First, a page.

Although some of you may know the [specify the foreign language] language, it is important that all jurors consider the same evidence. Therefore, you must not rely in any way on any knowledge you may have of the language spoken on the recording; your consideration of the transcript must be based on the evidence in the case.
This instruction is appropriate where parties are unable to produce an official transcript or stipulate to a transcript. The court should encourage the parties to produce an official or stipulated transcript of the foreign language recording that satisfies all sides. United States v. Cruz, 765 F.2d 1020, 1023 (11th Cir.1985); United States v. Wilson, 578 F.2d 67, 69–70 (5th Cir.1978). If the parties are unable to do so, then they should submit competing translations of the disputed passages, and each side may submit evidence supporting the accuracy of its version or challenging the accuracy of the other side. Cruz, 765 F.2d at 1023; Wilson, 578 F.2d at 70; United States v. Franco, 136 F.3d 622, 626 (9th Cir.1998).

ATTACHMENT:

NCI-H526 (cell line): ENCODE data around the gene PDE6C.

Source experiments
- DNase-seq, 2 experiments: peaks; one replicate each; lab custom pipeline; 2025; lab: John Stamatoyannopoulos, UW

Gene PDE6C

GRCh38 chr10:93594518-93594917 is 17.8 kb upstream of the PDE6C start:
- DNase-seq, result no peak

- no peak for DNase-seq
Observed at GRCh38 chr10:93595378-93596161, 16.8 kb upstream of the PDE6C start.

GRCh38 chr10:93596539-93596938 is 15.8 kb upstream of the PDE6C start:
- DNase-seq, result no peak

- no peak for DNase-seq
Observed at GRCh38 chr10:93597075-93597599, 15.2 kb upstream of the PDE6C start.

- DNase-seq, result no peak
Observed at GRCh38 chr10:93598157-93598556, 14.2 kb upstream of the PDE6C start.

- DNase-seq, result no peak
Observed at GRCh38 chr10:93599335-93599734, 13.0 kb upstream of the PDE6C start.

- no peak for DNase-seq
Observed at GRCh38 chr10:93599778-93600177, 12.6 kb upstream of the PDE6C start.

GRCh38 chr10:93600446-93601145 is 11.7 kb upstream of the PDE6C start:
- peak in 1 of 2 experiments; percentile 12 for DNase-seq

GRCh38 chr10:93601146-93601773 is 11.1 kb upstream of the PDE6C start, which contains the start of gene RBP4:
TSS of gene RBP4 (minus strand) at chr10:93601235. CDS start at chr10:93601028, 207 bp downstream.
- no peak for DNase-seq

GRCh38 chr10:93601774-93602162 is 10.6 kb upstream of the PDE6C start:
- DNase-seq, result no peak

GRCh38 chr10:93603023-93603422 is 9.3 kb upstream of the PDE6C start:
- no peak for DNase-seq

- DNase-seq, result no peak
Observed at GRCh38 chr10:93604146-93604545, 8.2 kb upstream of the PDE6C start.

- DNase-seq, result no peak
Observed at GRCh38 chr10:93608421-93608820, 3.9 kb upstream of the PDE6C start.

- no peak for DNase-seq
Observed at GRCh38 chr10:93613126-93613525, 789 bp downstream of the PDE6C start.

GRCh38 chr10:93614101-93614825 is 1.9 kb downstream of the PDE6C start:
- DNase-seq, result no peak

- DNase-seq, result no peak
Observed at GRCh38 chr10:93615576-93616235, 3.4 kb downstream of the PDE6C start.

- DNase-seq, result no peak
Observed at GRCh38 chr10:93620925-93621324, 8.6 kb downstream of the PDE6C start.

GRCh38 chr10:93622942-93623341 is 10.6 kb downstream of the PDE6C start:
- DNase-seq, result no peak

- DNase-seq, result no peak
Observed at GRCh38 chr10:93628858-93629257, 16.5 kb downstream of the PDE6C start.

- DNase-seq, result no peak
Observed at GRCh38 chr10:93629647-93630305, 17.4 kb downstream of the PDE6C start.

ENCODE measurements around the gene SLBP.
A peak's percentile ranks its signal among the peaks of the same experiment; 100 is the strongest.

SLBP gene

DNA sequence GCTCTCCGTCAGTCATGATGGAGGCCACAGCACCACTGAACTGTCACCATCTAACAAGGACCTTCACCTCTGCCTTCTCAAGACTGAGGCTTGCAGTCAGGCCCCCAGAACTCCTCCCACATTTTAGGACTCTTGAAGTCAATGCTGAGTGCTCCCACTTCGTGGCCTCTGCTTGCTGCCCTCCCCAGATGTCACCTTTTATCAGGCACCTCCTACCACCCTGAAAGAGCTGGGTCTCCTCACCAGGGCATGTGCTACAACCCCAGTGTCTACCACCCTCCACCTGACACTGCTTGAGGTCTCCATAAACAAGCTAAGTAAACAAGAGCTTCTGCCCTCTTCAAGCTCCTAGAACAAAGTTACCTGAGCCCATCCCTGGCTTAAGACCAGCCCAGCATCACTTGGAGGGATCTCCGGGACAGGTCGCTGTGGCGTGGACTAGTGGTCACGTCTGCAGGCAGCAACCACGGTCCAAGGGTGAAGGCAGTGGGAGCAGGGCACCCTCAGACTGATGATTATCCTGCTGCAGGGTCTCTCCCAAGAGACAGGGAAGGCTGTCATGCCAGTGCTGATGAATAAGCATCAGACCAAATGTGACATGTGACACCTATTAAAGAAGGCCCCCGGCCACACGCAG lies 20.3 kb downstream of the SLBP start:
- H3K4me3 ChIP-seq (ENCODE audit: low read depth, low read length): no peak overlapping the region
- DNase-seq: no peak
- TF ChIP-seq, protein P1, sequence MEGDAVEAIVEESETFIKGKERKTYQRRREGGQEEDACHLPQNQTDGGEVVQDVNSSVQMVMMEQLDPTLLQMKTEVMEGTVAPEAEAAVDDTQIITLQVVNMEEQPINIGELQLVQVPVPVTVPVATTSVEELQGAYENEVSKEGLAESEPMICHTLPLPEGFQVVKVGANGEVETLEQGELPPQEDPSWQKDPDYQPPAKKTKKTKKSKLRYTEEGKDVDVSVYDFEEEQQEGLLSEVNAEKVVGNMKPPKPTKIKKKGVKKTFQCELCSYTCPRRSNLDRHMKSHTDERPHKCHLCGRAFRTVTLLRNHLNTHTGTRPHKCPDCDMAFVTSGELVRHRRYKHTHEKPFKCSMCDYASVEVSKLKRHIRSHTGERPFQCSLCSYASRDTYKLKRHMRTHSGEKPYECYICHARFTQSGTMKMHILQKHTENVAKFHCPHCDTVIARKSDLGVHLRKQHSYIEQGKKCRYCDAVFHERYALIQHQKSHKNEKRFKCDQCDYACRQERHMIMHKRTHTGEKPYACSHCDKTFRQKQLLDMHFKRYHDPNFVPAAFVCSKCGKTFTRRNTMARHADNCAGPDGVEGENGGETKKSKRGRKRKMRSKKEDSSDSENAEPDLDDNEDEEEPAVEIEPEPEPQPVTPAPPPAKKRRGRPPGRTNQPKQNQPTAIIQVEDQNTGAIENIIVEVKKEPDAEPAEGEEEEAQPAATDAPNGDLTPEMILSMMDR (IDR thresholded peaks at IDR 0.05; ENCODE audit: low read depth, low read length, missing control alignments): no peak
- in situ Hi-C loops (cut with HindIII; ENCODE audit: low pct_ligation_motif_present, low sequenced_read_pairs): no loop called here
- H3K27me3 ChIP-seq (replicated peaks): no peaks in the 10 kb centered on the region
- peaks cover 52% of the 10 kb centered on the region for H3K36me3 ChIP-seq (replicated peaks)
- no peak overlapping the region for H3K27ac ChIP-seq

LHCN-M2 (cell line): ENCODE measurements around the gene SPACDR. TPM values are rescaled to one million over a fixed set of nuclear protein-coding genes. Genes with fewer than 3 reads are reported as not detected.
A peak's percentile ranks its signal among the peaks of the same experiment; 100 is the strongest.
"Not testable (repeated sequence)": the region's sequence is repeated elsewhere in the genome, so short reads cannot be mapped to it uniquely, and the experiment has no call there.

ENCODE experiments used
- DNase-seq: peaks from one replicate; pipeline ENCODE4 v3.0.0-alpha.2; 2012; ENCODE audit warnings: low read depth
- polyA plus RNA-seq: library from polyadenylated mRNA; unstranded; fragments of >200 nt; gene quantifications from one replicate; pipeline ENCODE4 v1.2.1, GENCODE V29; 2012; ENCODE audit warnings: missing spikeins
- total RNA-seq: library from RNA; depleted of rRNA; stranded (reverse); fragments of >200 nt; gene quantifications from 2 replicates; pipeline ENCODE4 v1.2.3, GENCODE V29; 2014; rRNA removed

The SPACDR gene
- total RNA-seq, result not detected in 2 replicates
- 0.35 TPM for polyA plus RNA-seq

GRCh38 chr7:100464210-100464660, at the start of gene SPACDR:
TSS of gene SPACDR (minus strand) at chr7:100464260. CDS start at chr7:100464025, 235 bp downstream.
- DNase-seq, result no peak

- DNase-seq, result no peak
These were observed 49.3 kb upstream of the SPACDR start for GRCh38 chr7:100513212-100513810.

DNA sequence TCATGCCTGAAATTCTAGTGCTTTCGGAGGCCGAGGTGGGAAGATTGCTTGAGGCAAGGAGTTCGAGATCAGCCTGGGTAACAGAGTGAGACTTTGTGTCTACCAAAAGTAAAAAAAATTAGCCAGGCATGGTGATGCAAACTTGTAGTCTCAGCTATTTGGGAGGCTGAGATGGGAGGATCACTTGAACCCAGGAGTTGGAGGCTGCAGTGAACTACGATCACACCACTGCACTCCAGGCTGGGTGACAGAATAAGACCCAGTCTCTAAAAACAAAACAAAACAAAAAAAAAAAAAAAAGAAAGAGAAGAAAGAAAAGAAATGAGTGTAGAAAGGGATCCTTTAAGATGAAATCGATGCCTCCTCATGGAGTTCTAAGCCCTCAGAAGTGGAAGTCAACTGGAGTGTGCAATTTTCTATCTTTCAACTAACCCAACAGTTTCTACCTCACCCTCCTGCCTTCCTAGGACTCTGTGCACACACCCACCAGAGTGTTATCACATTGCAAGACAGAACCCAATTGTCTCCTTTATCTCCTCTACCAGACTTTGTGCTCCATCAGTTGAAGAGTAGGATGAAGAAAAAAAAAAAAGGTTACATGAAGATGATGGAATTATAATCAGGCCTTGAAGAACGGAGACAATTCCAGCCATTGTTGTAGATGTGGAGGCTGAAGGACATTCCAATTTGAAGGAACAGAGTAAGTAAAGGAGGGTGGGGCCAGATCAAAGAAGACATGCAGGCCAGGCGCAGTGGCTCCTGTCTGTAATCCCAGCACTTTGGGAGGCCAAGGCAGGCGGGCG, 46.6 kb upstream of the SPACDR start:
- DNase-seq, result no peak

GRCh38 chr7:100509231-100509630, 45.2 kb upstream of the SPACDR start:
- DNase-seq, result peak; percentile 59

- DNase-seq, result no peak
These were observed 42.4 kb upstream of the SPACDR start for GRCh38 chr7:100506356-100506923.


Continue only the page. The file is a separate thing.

Jurors should be instructed to rely only on the English translation, not on any knowledge they may have of the foreign language spoken on the recording.United States v. Fuentes-Montijo, 68 F.3d 353, 355 (9th Cir.1995).
See also Instructions1.16 (Jury to Be Guided by Official English Language Translation/Interpretation), 2.5 (Transcript of Tape Recording), 2.6 (Transcript of Recording in Foreign Language), and 2.7 (Foreign Language Testimony).
2.7 FOREIGN LANGUAGE TESTIMONY